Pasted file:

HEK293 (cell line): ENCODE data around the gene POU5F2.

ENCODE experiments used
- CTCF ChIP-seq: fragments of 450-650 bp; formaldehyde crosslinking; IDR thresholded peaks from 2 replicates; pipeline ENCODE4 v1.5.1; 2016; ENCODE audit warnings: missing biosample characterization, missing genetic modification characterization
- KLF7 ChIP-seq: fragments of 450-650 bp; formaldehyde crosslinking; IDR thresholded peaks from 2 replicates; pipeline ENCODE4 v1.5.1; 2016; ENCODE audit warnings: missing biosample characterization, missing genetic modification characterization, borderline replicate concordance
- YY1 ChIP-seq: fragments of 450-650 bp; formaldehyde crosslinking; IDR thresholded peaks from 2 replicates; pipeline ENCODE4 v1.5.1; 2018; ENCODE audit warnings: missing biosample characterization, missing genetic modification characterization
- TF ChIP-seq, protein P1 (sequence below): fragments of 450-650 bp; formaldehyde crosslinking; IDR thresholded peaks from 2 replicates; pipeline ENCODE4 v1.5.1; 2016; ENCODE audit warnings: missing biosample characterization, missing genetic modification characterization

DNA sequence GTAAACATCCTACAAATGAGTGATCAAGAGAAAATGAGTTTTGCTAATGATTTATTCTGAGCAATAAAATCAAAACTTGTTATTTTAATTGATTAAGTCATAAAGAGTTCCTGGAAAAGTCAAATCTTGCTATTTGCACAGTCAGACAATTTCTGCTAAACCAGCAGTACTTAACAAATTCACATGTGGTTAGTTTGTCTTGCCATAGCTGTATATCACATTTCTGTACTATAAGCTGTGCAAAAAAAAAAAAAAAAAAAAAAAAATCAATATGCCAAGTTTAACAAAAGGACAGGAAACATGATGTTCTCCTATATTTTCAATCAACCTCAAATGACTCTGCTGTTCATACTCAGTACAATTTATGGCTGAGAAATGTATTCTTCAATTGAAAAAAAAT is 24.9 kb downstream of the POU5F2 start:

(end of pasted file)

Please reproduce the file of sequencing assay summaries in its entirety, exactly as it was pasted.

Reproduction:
HEK293 (cell line): ENCODE data around the gene POU5F2.

ENCODE experiments used
- CTCF ChIP-seq: fragments of 450-650 bp; formaldehyde crosslinking; IDR thresholded peaks from 2 replicates; pipeline ENCODE4 v1.5.1; 2016; ENCODE audit warnings: missing biosample characterization, missing genetic modification characterization
- KLF7 ChIP-seq: fragments of 450-650 bp; formaldehyde crosslinking; IDR thresholded peaks from 2 replicates; pipeline ENCODE4 v1.5.1; 2016; ENCODE audit warnings: missing biosample characterization, missing genetic modification characterization, borderline replicate concordance
- YY1 ChIP-seq: fragments of 450-650 bp; formaldehyde crosslinking; IDR thresholded peaks from 2 replicates; pipeline ENCODE4 v1.5.1; 2018; ENCODE audit warnings: missing biosample characterization, missing genetic modification characterization
- TF ChIP-seq, protein P1 (sequence below): fragments of 450-650 bp; formaldehyde crosslinking; IDR thresholded peaks from 2 replicates; pipeline ENCODE4 v1.5.1; 2016; ENCODE audit warnings: missing biosample characterization, missing genetic modification characterization

DNA sequence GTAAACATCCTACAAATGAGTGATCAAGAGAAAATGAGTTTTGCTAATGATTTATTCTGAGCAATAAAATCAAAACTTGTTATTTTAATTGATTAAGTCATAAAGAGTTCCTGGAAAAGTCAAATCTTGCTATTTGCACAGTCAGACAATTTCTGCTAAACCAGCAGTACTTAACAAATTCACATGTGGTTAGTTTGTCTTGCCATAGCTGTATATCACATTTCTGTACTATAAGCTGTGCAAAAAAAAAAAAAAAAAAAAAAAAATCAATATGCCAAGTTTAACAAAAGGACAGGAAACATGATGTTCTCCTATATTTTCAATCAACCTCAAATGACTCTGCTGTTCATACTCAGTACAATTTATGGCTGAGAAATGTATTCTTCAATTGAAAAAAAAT is 24.9 kb downstream of the POU5F2 start: